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First 2 coronavirus deaths reported in North Carolina

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Posted at 11:51 AM, Mar 25, 2020
and last updated 2020-03-25 15:42:55-04

The North Carolina Department of Health and Human Services is reporting the first two coronavirus associated deaths.

A person from Cabarrus County died on March 24 from complications associated with the virus, health officials say. Reports detail that the patient was in their late seventies and had several underlying medical conditions.

A second person in their sixties, from Virginia who was traveling through North Carolina also died from coronavirus complications. To protect the families’ privacy, no further information about these patients will be released.

“We extend our deepest sympathies to the families and loved ones. This is a stark warning that for some people coronavirus is a serious illness. All of us must do our part to stop the spread by staying at home as much as possible and practicing social distancing,” said Governor Roy Cooper.

Wednesday afternoon Gov. Cooper said there are now 504 coronavirus cases in North Carolina in 53 counties.

The North Carolina Department of Health and Human Services recommends that people at high risk of severe illness from coronavirus stay at home to the extent possible to decrease the chance of infection. On March 22, the Centers for Disease Control and Prevention (CDC) updated who is at high risk for severe illness.

People at high risk include anyone who:

  • Is 65 years of age or older
  • Lives in a nursing home or long-term care facility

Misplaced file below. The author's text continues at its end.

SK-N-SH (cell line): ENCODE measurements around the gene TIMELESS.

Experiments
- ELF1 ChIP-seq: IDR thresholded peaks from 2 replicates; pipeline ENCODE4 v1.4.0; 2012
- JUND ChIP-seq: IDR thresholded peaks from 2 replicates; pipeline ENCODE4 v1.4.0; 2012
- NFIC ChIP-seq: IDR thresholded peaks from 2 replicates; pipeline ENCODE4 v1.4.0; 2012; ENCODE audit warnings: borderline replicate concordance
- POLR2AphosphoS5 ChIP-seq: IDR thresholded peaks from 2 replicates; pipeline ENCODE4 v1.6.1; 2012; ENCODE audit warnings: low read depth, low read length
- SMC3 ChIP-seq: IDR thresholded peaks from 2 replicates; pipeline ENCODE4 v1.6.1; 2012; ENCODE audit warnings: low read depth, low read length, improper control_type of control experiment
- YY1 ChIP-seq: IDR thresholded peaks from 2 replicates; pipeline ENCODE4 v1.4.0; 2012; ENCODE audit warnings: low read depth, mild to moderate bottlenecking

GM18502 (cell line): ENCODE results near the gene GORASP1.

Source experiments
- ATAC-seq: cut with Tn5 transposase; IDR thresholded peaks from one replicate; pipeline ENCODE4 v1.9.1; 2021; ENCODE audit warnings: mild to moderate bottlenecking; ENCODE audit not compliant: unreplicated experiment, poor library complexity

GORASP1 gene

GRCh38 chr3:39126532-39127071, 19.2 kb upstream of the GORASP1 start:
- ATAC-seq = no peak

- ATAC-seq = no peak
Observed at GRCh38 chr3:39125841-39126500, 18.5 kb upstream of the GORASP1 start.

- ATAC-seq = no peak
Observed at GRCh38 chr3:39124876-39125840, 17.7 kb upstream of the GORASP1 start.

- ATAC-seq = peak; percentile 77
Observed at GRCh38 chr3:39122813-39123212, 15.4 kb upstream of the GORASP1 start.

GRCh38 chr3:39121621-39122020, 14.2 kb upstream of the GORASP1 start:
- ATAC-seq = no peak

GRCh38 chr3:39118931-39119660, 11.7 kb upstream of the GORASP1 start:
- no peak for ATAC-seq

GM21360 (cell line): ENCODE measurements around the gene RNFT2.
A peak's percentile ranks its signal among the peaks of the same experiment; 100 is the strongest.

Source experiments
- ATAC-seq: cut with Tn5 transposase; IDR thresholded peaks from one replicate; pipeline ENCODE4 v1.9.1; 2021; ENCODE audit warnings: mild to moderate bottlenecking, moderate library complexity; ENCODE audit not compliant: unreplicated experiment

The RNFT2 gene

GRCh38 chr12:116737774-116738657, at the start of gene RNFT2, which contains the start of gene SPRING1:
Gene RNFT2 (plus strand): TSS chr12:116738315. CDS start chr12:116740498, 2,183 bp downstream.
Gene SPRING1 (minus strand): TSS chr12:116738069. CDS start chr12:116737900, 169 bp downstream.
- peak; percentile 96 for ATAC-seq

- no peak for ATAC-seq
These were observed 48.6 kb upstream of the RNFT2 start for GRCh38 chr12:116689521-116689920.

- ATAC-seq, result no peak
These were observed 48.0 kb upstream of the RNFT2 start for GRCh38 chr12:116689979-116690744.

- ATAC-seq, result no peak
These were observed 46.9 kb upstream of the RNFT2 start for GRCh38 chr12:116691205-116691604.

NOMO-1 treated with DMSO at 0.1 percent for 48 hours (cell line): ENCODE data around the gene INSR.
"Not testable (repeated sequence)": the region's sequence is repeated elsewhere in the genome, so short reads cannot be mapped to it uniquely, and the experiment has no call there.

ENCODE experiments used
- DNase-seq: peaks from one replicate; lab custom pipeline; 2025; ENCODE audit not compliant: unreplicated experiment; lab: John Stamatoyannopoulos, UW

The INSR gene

• Has a high-risk condition that includes:
  • chronic lung disease or moderate to severe asthma
  • heart disease with complications
  • compromised immune system
  • severe obesity - body mass index (BMI) of 40 or higher
  • other underlying medical conditions, particularly if not well controlled, such as diabetes, renal failure or liver disease

In addition, health officials say pregnant women should be monitored closely since they are known to be at risk for severe viral illness. However, data so far on coronavirus has not shown increased risk for severe coronavirus illness in pregnant women. While children are generally at lower risk for severe infection, some studies indicate a higher risk among infants.

Governor Cooper has taken several actions to protect the health of North Carolinians, including ordering all K-12 public schools in North Carolina to close through May 15th , banning gatherings of more than 50 people, limiting bars and restaurants to only take-out or delivery service, restricting visitors to long-term care facilities, and promoting social distancing by closing businesses like movie theaters, gyms, nail salons, and several others.

As of 11 a.m., Wednesday, the state has 504 confirmed cases of coronavirus and over 10,000 people have been tested.

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